Already Reeling from ACC Withdrawal, Charlotte Takes Another Hit
5 Oct, 2016By: Mary Helen Sprecher
Already reeling after the removal of ACC events, the city of Charlotte, North Carolina, has been dealt another blow.
The controversial shooting by police of an African-American man on September 20 resulted in at times violent protests in the city, and led to the enforcement of a temporary curfew being placed on the city. (A timeline of the events regarding the shooting can be found in this newspaper article.)
That resulted in the cancellation of a number of events, all of which had been designed to bring tourists into the beleaguered city.
The Charlotte Regional Visitors Authority, notes Laura White, director of communications, has been attempting to meet the needs of the hospitality and tourism sector.
"We’re trying to focus on the immediate needs of events coming in and events coming up on the horizon," White notes.
CRVA has created a special landing page on its website to keep visitors informed and updated, adds White, since "we really wanted people to be able to get all the facts as soon as they were available."
The American Heart Association cancelled a major fundraising walk and fun run that had been scheduled for uptown Charlotte. The event, which had been expected to bring more than 15,000 people into the area, may not be rescheduled.
The Charlotte Knights cancelled its Family Movie Night; the team noted it would release a new schedule for the event as soon as possible.
The Charlotte Hornets Team Store received heavy damage during the more violent protests and remained closed while clean-up began in other areas of the city.
Despite the fact that protests planned to march in the area around Bank of America Stadium, however, the Panthers game on Sunday, September 25 went on as planned.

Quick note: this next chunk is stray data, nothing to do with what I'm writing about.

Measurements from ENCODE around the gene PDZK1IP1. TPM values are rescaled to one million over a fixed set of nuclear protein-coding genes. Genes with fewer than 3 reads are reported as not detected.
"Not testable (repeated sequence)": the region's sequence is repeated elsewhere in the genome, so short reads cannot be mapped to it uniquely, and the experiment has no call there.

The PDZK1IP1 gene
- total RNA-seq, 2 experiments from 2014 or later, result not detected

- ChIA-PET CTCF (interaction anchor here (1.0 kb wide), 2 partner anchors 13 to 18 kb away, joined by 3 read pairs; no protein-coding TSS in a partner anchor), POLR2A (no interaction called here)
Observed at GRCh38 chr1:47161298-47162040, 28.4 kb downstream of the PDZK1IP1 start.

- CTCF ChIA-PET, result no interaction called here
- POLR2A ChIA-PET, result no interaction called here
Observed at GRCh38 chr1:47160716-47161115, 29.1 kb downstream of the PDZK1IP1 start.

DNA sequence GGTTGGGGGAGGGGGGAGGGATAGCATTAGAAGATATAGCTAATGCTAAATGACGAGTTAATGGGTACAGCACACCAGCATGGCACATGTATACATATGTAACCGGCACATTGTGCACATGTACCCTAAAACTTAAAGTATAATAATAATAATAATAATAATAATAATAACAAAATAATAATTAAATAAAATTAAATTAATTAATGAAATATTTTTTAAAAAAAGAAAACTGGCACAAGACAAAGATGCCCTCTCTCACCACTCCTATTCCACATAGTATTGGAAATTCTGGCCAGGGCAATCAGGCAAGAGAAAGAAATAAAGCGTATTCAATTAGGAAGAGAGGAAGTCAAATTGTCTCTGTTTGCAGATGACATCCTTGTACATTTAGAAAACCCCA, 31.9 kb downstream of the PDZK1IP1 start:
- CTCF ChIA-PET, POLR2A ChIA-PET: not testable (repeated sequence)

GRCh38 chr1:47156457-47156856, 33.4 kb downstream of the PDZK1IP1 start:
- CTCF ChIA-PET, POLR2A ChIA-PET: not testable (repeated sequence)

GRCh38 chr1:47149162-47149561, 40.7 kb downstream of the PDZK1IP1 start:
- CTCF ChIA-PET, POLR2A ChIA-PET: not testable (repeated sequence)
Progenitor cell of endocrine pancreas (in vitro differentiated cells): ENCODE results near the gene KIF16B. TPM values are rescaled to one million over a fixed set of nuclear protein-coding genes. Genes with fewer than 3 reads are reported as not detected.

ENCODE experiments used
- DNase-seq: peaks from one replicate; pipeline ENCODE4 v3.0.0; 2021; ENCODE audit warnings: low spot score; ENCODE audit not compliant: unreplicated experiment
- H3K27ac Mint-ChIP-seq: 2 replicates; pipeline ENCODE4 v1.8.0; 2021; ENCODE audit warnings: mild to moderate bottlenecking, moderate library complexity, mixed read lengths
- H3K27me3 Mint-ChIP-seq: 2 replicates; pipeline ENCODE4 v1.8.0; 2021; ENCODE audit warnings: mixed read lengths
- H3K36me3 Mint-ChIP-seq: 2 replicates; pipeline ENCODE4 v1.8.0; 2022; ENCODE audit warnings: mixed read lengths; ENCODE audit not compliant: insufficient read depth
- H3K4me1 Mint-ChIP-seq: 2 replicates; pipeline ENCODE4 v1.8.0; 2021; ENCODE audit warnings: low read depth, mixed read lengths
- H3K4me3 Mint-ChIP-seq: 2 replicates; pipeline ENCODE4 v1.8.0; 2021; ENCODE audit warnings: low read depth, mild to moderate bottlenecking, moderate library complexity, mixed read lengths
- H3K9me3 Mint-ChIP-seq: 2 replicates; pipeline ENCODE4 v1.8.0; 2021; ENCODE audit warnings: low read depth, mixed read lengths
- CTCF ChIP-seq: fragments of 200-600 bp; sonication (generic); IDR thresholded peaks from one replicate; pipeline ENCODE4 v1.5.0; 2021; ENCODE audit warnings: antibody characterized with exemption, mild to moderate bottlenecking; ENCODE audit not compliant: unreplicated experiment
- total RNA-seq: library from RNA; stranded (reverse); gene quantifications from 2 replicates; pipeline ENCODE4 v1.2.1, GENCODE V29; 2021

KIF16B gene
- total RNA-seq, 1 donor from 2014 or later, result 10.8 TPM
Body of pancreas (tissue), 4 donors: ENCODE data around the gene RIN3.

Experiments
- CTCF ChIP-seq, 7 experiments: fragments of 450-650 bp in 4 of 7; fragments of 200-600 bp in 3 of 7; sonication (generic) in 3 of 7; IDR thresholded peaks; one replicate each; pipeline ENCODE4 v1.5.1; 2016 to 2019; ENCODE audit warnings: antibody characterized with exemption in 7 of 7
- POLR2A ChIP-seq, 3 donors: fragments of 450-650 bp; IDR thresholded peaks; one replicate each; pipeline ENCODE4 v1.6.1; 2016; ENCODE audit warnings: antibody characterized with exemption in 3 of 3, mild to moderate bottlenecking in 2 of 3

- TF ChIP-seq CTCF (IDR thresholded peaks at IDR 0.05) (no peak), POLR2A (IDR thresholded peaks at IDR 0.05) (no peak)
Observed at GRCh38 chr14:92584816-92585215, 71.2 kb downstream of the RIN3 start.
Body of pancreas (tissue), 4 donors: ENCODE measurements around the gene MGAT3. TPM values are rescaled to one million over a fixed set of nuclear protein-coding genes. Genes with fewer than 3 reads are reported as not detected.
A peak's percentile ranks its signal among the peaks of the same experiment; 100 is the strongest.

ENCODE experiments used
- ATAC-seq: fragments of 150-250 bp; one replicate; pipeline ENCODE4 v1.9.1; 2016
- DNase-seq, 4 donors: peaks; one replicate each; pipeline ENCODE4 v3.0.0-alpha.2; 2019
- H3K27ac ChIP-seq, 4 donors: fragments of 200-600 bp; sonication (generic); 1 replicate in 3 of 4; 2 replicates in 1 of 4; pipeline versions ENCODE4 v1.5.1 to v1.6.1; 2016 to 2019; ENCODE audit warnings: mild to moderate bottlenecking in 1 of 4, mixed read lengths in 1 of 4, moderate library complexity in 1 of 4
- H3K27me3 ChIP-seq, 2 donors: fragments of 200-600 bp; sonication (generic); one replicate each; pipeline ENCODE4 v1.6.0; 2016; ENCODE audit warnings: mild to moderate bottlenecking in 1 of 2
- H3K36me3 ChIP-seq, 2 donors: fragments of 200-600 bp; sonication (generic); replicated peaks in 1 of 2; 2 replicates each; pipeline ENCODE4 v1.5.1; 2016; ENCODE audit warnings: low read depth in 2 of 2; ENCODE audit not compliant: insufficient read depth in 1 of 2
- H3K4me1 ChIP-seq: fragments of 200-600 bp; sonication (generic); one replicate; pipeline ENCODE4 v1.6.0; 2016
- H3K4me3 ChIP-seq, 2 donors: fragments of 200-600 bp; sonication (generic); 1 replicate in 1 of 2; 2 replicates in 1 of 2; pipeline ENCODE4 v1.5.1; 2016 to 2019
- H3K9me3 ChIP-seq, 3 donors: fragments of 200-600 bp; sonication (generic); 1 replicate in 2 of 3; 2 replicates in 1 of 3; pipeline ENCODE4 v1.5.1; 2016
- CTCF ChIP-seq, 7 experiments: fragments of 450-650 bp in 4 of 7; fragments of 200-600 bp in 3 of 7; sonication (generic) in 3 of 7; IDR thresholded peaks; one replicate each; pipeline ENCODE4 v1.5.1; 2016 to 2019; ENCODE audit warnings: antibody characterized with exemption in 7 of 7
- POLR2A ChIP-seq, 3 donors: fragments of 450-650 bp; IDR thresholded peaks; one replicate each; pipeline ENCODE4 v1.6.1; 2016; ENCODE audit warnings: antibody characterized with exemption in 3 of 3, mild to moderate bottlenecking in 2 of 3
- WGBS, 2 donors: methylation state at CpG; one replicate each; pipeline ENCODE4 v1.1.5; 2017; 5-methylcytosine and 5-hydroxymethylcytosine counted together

White noted that one meeting (non-sports-related) also has postponed its plans to be in Charlotte; however, "we're hoping we can still host that group at a later date. Those are the conversations we've been having for now."
Prior to the shooting, Charlotte was trying to find its footing following the removal of the ACC Championship football game, a reaction to HB2. The city had previously gone to great lengths to show its support for the LGBT community. According to an article in USA TODAY, Charlotte created a non-discrimination ordinance in February that prevents a “business that provides a public accommodation from discriminating against a patron or customer based on one or more of that person’s protected characteristics. Those protected characteristics are: race, color, religion, sex, marital status, familial status, sexual orientation, gender identity, or gender expression, and national origin,” according to the city of Charlotte.
That ordinance was overturned by HB2, leading to the series of withdrawals from North Carolina by the ACC and NCAA.